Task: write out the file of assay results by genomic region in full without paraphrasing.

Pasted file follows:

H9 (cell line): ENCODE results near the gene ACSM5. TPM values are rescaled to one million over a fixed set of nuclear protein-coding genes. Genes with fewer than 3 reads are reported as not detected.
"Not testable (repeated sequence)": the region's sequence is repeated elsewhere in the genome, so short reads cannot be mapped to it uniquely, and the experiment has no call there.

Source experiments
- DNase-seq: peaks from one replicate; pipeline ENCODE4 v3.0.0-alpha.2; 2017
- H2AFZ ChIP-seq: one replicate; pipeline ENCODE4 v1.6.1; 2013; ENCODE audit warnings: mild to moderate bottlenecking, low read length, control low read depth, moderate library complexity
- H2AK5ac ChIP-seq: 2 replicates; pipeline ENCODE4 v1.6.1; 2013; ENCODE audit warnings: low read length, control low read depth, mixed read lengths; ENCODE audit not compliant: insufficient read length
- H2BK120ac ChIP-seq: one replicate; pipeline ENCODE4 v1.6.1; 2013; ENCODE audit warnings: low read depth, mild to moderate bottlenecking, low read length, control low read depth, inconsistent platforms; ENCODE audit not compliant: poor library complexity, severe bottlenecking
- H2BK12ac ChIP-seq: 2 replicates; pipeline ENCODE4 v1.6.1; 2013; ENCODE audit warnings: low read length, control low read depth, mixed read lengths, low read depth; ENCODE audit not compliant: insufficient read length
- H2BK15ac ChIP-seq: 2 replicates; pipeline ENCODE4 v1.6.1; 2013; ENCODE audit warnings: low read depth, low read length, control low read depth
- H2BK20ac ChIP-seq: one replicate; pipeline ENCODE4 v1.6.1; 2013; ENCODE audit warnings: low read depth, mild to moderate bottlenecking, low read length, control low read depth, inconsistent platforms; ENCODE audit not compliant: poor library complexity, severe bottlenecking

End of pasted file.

H9 (cell line): ENCODE results near the gene ACSM5. TPM values are rescaled to one million over a fixed set of nuclear protein-coding genes. Genes with fewer than 3 reads are reported as not detected.
"Not testable (repeated sequence)": the region's sequence is repeated elsewhere in the genome, so short reads cannot be mapped to it uniquely, and the experiment has no call there.

Source experiments
- DNase-seq: peaks from one replicate; pipeline ENCODE4 v3.0.0-alpha.2; 2017
- H2AFZ ChIP-seq: one replicate; pipeline ENCODE4 v1.6.1; 2013; ENCODE audit warnings: mild to moderate bottlenecking, low read length, control low read depth, moderate library complexity
- H2AK5ac ChIP-seq: 2 replicates; pipeline ENCODE4 v1.6.1; 2013; ENCODE audit warnings: low read length, control low read depth, mixed read lengths; ENCODE audit not compliant: insufficient read length
- H2BK120ac ChIP-seq: one replicate; pipeline ENCODE4 v1.6.1; 2013; ENCODE audit warnings: low read depth, mild to moderate bottlenecking, low read length, control low read depth, inconsistent platforms; ENCODE audit not compliant: poor library complexity, severe bottlenecking
- H2BK12ac ChIP-seq: 2 replicates; pipeline ENCODE4 v1.6.1; 2013; ENCODE audit warnings: low read length, control low read depth, mixed read lengths, low read depth; ENCODE audit not compliant: insufficient read length
- H2BK15ac ChIP-seq: 2 replicates; pipeline ENCODE4 v1.6.1; 2013; ENCODE audit warnings: low read depth, low read length, control low read depth
- H2BK20ac ChIP-seq: one replicate; pipeline ENCODE4 v1.6.1; 2013; ENCODE audit warnings: low read depth, mild to moderate bottlenecking, low read length, control low read depth, inconsistent platforms; ENCODE audit not compliant: poor library complexity, severe bottlenecking